When car touring, make a point to stop and get out. From the Newlands Pass summit, take a rewarding little walk to a frisky waterfall.

From here, the road descends, winding scenically past a farm hamlet and to delightful Buttermere — with its popular lakeside trail. Our loop then climbs rugged Honnister Pass — with its wild and weather-beaten charm.

At the summit stands the Honister Slate Mine. England’s last still-functioning slate mine offers tours. You'll put on a hard hat …. load onto a bus for a short climb…. then learn about the region's slate industry from an enthusiastic guide.

Guide: What we describe that rock as is green gold. It’s called green gold, because it represents today, the finest roofing slate in the world. It is the number one, the Rolls Royce of slate. On that rock on the far side as we looked when we were down below there are little stone huts that the miners used to live because what we have to remember here is pre-first world war through the history of mining; if you worked here, you lived here. Right this way, folks….

Narrow shafts lead deep into the evocative Victorian mine. You’ll be thankful for your helmet … standing inside the mountain, surrounded by slate scrap and the beams of a dozen headlamps, you'll learn the back-story of the stone that roofs so much of England.

Guide: Imagine you’re eight or ten years old working underground for ten to fourteen hours a day and your job was to assist your father and your elder brothers in drilling the rock. I think you’re going to get the hang of this very quickly, folks, because you can imagine there’s somebody at the end of this one with a large sledgehammer and each time you…

I don’t know about you, but a tour like that makes me glad I work and live above ground in the 21st century.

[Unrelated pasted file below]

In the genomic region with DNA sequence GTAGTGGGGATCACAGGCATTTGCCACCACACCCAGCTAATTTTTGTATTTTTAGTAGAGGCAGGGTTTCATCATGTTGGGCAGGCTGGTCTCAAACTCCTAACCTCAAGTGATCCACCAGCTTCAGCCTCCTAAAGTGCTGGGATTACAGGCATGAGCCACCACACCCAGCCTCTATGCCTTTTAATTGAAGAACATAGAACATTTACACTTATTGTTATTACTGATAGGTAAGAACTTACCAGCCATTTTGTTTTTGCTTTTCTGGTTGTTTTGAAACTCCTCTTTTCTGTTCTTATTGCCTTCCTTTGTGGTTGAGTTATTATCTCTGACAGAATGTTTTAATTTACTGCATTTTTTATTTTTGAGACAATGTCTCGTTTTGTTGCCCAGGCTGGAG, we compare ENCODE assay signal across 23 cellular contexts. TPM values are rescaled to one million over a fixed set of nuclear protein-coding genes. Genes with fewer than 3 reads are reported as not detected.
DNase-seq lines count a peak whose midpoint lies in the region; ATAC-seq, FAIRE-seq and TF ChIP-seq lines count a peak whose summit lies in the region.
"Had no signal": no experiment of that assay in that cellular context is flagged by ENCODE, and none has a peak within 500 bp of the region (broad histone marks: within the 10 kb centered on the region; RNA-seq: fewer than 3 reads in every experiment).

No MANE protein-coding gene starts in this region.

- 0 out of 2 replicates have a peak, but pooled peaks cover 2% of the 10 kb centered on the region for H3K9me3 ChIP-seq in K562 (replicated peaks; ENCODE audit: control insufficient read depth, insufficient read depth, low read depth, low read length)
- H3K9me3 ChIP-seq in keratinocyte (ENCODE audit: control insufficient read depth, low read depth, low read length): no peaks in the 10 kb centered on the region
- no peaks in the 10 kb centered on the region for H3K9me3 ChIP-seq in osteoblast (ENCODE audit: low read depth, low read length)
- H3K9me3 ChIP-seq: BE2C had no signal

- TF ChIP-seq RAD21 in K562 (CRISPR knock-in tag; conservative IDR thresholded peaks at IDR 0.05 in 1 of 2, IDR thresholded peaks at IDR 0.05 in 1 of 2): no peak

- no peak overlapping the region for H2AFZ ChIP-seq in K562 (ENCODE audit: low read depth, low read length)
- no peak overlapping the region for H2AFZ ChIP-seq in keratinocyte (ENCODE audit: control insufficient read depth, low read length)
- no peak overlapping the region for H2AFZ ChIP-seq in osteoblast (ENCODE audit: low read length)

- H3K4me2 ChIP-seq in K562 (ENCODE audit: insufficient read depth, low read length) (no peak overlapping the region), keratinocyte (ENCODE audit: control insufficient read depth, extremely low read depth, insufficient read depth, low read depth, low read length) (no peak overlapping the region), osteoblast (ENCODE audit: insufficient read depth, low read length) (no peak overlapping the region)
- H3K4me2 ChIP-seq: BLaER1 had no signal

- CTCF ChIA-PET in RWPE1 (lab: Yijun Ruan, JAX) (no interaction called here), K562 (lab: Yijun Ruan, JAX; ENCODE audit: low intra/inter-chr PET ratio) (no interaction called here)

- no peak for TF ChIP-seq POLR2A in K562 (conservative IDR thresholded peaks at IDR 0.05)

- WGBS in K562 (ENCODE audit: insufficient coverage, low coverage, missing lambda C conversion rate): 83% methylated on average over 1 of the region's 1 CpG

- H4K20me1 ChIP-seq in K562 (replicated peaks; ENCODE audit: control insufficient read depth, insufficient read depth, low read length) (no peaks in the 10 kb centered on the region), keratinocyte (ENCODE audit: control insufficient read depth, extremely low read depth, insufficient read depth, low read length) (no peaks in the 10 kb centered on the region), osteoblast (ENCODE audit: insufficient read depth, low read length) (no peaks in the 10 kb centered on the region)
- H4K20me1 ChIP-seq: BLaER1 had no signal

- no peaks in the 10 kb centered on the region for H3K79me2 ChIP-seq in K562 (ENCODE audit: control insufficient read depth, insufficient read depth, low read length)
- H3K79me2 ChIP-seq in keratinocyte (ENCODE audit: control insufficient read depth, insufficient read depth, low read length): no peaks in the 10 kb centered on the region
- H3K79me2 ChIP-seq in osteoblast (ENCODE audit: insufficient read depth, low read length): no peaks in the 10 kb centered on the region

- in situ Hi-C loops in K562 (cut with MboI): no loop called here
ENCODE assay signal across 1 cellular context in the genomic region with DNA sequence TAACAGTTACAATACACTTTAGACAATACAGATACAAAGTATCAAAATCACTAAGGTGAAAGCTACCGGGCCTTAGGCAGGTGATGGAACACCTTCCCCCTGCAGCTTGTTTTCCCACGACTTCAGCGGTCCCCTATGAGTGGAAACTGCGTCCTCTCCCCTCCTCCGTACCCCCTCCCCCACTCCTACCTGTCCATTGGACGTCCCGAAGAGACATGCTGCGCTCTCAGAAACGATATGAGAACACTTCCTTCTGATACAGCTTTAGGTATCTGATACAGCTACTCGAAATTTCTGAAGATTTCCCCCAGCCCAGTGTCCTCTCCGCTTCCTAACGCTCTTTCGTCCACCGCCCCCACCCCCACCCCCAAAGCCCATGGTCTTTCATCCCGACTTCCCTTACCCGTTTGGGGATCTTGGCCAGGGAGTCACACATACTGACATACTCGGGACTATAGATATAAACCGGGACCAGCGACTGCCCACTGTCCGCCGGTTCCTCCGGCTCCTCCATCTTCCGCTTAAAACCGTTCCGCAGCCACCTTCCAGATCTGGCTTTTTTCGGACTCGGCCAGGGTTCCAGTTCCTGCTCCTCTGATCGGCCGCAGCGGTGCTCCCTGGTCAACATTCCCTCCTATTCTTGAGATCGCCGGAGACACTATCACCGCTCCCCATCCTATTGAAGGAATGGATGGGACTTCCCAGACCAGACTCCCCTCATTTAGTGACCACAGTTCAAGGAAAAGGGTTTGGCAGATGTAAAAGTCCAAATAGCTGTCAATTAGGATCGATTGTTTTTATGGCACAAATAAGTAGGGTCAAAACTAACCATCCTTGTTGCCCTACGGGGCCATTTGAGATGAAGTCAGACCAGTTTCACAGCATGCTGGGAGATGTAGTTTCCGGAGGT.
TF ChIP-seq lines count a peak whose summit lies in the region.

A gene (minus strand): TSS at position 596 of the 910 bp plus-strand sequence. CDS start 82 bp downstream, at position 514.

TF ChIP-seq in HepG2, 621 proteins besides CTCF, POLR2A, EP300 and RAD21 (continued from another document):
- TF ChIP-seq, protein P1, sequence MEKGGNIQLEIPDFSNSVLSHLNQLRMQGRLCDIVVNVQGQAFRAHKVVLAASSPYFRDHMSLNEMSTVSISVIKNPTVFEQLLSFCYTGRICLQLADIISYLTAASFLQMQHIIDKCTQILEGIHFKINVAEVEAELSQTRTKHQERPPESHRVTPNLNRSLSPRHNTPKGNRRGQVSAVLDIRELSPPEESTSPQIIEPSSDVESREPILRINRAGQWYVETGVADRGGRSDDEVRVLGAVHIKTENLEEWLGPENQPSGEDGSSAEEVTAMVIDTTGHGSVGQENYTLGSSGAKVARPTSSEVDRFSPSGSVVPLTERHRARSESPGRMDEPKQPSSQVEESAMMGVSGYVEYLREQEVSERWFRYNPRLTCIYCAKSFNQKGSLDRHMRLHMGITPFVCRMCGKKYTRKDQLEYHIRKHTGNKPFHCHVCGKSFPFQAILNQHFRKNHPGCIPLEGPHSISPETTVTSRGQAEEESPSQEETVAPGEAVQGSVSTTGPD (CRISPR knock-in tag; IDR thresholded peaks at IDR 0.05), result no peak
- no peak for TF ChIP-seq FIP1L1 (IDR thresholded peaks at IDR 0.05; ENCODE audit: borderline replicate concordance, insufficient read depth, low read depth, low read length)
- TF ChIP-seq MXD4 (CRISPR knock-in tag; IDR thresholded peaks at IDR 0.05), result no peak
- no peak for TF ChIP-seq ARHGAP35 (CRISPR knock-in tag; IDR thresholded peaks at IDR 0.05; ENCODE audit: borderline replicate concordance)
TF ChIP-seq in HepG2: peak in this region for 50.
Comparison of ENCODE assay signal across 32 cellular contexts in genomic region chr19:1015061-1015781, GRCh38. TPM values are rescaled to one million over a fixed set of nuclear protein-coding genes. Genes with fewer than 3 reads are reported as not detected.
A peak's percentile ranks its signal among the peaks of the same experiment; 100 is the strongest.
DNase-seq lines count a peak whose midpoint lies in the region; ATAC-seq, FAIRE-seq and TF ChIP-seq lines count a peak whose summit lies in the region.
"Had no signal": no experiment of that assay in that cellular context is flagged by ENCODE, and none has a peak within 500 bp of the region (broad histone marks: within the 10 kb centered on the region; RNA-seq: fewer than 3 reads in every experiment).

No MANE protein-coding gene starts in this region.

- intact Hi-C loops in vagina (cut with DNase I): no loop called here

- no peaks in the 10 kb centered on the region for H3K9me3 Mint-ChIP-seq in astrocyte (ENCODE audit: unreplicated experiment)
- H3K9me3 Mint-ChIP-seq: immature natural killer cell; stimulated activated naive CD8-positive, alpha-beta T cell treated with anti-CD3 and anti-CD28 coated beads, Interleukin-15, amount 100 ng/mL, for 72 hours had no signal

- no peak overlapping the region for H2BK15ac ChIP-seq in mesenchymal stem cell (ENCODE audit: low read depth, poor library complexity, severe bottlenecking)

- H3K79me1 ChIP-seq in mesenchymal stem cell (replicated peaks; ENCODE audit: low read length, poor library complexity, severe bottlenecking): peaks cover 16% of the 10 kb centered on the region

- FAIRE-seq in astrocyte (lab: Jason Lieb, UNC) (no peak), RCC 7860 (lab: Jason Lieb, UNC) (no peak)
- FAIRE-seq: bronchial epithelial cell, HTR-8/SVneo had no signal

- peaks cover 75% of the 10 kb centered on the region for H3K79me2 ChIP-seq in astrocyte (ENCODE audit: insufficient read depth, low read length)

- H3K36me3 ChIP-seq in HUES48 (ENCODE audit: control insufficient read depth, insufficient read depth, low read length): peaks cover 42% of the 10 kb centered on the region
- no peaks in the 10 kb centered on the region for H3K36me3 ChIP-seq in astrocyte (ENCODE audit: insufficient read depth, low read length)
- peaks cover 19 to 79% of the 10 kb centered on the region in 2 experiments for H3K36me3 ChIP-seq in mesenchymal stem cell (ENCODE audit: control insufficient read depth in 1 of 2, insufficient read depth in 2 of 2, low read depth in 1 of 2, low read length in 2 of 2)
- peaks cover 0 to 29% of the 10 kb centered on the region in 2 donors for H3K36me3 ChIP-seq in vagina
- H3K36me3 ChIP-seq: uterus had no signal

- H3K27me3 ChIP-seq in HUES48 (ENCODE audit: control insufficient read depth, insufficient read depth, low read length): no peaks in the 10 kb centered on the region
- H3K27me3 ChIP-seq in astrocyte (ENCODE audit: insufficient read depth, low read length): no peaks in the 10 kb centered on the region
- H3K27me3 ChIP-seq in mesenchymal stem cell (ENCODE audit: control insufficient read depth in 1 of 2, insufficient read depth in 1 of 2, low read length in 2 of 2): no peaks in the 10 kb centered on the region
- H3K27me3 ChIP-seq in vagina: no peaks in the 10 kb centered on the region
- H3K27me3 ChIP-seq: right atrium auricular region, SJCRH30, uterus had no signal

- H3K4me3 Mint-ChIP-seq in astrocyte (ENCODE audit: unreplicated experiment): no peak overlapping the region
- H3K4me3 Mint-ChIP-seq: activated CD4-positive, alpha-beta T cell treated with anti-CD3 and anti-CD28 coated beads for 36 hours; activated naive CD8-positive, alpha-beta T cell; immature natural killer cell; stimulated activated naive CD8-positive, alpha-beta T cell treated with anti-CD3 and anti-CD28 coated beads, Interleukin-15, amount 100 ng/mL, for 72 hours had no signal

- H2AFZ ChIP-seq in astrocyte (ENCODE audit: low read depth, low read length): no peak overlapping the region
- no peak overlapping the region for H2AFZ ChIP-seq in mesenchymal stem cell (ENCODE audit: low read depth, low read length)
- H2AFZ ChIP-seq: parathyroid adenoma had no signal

Rick: “Freedom…”

Completing our loop, we pass humble hamlets and the lush Borrowdale Valley — always open for serendipity.

Coming upon an inviting gathering, we pull over and find ourselves at a cricket match — complete with Cumbrian sausage on the grill and a keg of the local brew. The gang gathered here bragged their field was named England's most beautiful cricket pitch — and I can see why.

And this gave me yet another chance to understand this bewildering national pastime.

Rick: So, the pitcher is called a bowler.
Cricket Watcher: Yes, he is.
Rick: Are you a bowler, our pitcher’s a bowler. And what do you call your batter?
Cricket Watcher: The batter.
Rick: Alright. So now is that a point?
Cricket Watcher: That’s a fall. Fall runs. If he hits it over the boundary which is the white line in front of us here, he gets fall.
Rick: You know, I’m still confused. I’m still confused. But I’m less confused than I was a few minutes ago.
Cricket Watcher: Good. Right. Well if anybody can confuse anybody I can.
Rick: Well, you’re doing a good job.

These valleys have sustained communities here for longer than you might imagine. Just outside of Keswick stands the Castlerigg Stone Circle. Like a mini-Stonehenge drenched in Lake District beauty, it was built over 4000 years ago to function as a celestial calendar.

Imagine ancient people filling this clearing in spring to celebrate fertility, in late summer for the harvest, and in winter for the solstice. Festival dates were dictated by how the sun rose and set in relation to these stones which were aligned with the surrounding peaks.

For maximum goose pimples, as they say in England, be here after everyone's left and the mystical place is all yours.